How to Be and How Not to Be Miserable (Part 2)

Last week, on The Patrick Madrid Show, Patrick discussed a video called “How to be miserable for the rest of your life”. You can read Part 1 here.

  1. Be suspicious of people. Step seven of how to be miserable instructs that you should never give anybody the benefit of the doubt and you should assume that people just want to take advantage of you. Therefore, to keep people from getting the best of you, you should always be guarded and defensive. You should assume that people smile to get something from you and that their motives are malevolent in nature.

On the opposite side of the spectrum, the most joyful people are those who are very unsuspecting. They want to see the best in people and assume that everyone they interact with is good at heart. When they are betrayed or taken advantage of, they do not lash out or take revenge. They forgive their enemies and pray that they do better. In all likelihood, their enemies act a certain way because they are suffering.

  1. Never fix the things you dislike about yourself. Continue to engage in bad habits that degrade you and make you feel like a lesser human being. They’ll keep you submissive and weak, and you will quickly forget that you are capable of overcoming obstacles or difficulties. Subscribe to the idea that people can’t change, so there’s no point in trying.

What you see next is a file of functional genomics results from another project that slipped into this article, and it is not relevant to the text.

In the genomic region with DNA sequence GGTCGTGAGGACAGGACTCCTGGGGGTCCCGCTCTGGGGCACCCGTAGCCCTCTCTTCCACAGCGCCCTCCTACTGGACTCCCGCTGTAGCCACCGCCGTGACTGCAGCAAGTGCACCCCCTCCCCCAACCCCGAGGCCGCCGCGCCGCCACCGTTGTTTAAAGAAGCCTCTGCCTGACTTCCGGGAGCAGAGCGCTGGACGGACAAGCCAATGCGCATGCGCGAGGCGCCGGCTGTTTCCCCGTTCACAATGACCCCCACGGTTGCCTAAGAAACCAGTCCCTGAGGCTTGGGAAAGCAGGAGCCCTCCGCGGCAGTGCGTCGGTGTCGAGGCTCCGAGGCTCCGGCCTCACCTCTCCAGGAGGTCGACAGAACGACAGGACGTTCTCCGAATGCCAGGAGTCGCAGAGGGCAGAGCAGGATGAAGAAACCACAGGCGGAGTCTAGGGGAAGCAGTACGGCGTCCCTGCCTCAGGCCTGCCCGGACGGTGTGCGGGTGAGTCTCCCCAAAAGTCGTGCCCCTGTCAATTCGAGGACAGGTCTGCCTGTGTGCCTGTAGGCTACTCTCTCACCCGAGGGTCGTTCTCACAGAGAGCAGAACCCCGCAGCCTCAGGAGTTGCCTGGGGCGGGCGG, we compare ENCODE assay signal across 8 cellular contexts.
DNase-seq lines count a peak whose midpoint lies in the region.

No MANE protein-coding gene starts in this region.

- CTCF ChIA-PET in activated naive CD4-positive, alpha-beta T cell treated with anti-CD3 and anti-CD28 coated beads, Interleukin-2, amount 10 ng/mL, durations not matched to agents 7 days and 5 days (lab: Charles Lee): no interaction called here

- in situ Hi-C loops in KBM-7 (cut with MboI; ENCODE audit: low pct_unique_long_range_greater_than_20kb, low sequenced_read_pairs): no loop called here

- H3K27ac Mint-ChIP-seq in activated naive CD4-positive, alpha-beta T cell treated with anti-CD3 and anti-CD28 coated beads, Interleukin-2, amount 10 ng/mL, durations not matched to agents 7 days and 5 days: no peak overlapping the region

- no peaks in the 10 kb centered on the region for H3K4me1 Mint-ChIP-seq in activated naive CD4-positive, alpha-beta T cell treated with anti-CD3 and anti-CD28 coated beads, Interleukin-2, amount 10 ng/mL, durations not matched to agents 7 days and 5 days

Instead, begin each day with a small victory. Answer the call for the heroic minute when your alarm goes off in the morning. Get down on your knees and offer your day to God. Make your bed. Eat a healthy breakfast. Begin to form habits so you can start your days with victories. They will serve as reminders that you can succeed and overcome difficulty. Each success will launch you forward into further success.

  1. Focus on things you can’t control. Get angry at the traffic, your horrible local sports team, the government, the bad streak of weather. To be miserable, you want to reinforce the idea that the world is horrible and filled with horrible people and there’s nothing you can do about it. That way, you give yourself an out for remaining stagnant and bitter. Stay focused on the external things in life, so that you feel helpless.